Market Commentaryby Chris Limberg on Mar 15, 2014
Market volatility persisted into the March quarter and the Australian sharemarket closed slightly higher with the S&P ASX 200 increasing to 5,394.83. However, price movement of companies in the market continues to be very volatile.
- The Reserve Bank of Australia (RBA) kept the cash rate at 2.50% pa for the quarter, stating “if the economy was to evolve broadly as expected, then the most prudent course was likely to be a period of stability in interest rates”
- Economist are now predicting a rate raise either late this year or early next year
- Australian exports grew strongly in recent months with Iron ore exports growing strongly in volume however, price declines have largely offset volume gains
- In January the unemployment rate hit a high of 6% but has since faded back to 5.8% in March although a large portion of the change in employment numbers has come from part-time jobs and falling participation rates (participation rate is the number of unemployed people actively seeking work)
- The strong uplift in house prices has eased from the fast paced recorded throughout 2013
- The non-mining sectors of the Australian economy have remained subdued in the March quarter but are expected to gradually improve over time
- The Australian dollar is proving problematic. In March the dollar reached 5 month highs against the US dollar and remains stubbornly elevated from its long term average around 80 US cents. A lower Australian dollar may assist local businesses profitability and growth.
- The new FED Chair Janet Yellen in testimony to the US Congress indicated that a significant change to the outlook of the US economy would be required to change the FED’s intention to scale back its rate stimulus measures. At the current rate of scaling back it is unlikely that US interest rates will increase before late 2015
- The US S&P 500 and Dow Jones Industrials reached new all time highs during the March quarter
- Recent data on the US economy indicated the growth rate may have slowed although some of this slow down may be accounted for from particularly adverse Winter weather in January
- The structural hurdles of 2013 are expected to continue including high unemployment and Government debt levels
- European Union (EU) economic data continues to show the recovery is intact recording modest growth in 2013
- 2014 GDP forecasts for Europe are currently to achieve growth of 1.4% based primarily off continued German Growth (1.7%) and standouts predicted to be Sweden (2.8%) and United Kingdom (2.2%) coupled with a return to growth for Italy and Spain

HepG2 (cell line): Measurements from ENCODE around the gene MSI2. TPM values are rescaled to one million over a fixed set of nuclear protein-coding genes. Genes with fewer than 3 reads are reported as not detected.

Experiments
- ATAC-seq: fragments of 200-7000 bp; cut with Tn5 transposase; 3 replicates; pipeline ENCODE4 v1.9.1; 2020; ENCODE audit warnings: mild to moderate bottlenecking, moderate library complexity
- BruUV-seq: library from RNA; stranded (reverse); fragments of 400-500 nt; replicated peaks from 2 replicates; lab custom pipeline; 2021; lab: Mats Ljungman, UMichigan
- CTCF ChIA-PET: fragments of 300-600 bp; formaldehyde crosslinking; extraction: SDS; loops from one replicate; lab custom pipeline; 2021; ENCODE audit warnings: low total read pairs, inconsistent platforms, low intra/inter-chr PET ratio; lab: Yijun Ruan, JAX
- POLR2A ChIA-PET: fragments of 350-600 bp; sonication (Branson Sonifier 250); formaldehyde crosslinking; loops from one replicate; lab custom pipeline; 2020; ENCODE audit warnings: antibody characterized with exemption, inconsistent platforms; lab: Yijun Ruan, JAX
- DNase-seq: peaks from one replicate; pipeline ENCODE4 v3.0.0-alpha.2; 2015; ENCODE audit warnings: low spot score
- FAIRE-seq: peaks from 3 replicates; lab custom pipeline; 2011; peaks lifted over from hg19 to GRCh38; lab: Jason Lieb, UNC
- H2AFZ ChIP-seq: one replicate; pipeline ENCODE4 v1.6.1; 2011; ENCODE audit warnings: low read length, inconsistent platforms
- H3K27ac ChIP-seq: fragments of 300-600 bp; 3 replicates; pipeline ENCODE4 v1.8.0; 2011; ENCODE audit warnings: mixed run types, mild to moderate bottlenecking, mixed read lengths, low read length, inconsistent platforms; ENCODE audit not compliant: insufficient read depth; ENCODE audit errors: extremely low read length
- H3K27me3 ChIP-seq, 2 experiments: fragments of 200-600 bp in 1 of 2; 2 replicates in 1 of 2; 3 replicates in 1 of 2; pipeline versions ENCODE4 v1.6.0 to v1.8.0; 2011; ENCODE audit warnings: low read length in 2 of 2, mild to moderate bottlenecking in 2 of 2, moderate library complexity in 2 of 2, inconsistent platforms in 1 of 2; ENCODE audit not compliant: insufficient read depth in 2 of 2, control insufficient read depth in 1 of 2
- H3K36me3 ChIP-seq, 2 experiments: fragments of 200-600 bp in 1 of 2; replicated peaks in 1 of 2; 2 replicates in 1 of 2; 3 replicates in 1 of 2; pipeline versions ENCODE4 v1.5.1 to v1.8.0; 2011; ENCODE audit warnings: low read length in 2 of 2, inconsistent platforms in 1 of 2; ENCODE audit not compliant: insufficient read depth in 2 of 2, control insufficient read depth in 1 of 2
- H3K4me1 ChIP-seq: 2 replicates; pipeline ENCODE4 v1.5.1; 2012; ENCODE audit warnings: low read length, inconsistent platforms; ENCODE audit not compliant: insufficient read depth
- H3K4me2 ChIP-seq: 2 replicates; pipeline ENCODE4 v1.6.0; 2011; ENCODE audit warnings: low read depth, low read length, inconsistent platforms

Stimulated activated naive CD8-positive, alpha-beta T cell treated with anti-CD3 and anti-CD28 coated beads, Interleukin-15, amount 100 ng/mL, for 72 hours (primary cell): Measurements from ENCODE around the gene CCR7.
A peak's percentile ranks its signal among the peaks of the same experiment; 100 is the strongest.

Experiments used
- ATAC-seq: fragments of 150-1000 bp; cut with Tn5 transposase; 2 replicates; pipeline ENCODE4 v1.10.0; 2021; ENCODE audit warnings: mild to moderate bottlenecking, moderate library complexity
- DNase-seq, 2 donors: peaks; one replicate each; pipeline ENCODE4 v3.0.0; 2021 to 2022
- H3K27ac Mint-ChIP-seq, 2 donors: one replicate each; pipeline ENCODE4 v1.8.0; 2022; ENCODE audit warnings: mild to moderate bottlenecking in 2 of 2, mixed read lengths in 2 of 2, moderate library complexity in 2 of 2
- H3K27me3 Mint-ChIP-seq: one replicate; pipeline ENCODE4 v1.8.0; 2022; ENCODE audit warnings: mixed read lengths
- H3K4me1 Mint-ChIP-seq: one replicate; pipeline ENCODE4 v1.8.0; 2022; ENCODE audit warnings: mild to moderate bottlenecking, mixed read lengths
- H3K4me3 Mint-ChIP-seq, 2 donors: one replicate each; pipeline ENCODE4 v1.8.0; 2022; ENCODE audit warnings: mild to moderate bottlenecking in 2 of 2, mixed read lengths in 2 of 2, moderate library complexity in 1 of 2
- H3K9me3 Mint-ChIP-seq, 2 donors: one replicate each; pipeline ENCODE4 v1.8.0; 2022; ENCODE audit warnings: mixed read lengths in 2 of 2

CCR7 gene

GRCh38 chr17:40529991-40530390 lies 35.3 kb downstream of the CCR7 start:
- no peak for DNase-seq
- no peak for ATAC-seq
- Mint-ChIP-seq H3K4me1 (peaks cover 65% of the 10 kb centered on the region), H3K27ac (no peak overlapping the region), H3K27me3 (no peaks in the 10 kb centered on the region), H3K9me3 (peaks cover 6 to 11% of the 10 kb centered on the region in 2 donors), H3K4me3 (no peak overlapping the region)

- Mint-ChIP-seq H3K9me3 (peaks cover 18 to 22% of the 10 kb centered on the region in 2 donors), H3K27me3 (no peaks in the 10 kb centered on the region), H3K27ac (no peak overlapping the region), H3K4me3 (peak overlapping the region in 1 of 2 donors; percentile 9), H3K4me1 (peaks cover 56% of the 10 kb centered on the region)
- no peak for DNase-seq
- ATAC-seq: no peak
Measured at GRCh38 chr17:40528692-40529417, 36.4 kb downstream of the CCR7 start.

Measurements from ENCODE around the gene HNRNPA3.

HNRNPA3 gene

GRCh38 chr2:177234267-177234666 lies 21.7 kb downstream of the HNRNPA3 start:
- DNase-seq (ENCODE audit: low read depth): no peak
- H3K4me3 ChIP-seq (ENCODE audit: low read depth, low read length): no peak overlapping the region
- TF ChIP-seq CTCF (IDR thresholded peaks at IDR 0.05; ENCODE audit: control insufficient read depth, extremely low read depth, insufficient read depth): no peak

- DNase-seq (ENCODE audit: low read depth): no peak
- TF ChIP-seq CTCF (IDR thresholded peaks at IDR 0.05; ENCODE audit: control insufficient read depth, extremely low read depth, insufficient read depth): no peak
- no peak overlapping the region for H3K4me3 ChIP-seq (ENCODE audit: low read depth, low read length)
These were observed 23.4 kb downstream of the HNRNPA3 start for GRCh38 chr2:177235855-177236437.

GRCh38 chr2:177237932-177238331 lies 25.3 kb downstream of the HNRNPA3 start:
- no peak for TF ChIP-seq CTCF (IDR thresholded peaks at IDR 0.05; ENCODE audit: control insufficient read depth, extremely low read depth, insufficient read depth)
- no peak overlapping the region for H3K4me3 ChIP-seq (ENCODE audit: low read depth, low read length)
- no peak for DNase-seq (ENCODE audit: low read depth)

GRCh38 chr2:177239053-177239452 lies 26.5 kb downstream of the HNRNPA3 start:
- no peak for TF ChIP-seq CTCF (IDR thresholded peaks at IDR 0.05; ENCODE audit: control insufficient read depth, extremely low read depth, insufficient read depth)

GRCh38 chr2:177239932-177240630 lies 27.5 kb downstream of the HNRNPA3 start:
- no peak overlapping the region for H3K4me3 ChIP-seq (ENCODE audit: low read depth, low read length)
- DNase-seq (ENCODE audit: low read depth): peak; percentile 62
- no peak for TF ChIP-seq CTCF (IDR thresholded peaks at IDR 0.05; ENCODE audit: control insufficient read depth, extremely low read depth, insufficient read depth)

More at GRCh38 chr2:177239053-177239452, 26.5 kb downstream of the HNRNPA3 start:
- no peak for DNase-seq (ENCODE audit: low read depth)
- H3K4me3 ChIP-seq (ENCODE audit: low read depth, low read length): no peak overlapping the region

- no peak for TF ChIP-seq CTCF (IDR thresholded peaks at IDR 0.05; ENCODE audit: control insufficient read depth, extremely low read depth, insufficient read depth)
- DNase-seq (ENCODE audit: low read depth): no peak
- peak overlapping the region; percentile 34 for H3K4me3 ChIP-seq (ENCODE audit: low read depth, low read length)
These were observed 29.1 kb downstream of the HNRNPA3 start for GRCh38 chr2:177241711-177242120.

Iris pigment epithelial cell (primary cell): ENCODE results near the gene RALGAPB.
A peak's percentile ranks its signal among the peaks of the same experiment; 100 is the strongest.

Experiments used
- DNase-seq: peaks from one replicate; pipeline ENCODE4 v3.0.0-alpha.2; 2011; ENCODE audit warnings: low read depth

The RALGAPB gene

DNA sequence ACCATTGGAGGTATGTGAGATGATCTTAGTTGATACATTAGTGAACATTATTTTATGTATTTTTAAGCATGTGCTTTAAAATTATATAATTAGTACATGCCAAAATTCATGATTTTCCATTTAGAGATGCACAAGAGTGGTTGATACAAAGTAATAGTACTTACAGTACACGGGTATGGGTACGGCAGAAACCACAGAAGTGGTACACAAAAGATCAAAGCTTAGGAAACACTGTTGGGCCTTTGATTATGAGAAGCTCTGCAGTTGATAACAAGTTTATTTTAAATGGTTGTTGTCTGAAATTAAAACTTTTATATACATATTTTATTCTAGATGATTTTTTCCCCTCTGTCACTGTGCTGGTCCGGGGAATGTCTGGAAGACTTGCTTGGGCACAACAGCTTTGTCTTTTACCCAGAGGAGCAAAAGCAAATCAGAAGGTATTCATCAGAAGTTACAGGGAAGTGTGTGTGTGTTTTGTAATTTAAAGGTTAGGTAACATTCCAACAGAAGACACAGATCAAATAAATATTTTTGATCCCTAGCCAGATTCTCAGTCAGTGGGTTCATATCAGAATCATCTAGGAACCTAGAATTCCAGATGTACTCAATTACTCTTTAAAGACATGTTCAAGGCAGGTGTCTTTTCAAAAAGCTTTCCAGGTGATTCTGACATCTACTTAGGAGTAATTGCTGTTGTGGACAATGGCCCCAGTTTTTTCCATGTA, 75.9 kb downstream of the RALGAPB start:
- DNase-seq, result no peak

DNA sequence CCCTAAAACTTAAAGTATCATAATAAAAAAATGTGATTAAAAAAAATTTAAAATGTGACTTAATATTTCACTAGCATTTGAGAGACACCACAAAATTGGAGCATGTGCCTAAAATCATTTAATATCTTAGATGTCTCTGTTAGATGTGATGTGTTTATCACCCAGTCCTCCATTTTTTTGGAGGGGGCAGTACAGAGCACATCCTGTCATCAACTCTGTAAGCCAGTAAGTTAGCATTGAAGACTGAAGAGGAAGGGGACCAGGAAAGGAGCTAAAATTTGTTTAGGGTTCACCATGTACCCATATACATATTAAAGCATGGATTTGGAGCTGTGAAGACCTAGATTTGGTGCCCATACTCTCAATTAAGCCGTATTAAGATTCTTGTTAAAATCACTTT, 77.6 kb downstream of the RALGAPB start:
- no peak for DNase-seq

- World sharemarkets panicked during the quarter as the dispute broke out over Crimea with Russia flexing its military muscle. The situation appears to have faded into the background for the present but is likely to grab more headlines before resolution
- Chinese economic data at this time of year is difficult to interpret due to the Chinese New Year holiday. The available data suggests the Chinese economy may have slowed in the March quarter
- The implications of the November 3rd plenary session of the 18th Party Congress continue to impact the Chinese economy namely in the areas of rebalancing the growth of the Chinese economy such as reigning in house prices, limiting credit fuelled expansion and encouraging service industry growth
- Current trends in the Chinese economy are
- The peaking working age of the Chinese population
- Urbanisation is expected to continue
- As the population continues to urbanise the next phase is anticipated to be increases in size and quality of housing, that if true would likely indicate continuing high levels of construction and therefore demand for raw materials
World sharemarkets in general have continued to strengthen and maintain the modest pace of recovery. Australia focuses on rebalancing its economy away from the mining sector. The US continues to strengthen and decrease stimulus measures. Europe continues to turn around its growth prospects and looks set to expand modestly this year. Finally, China focuses on reform in an effort to rebalance their economy and achieve sustainable growth.
Should you have any queries or want to discuss the above or your portfolios please do not hesitate to contact us.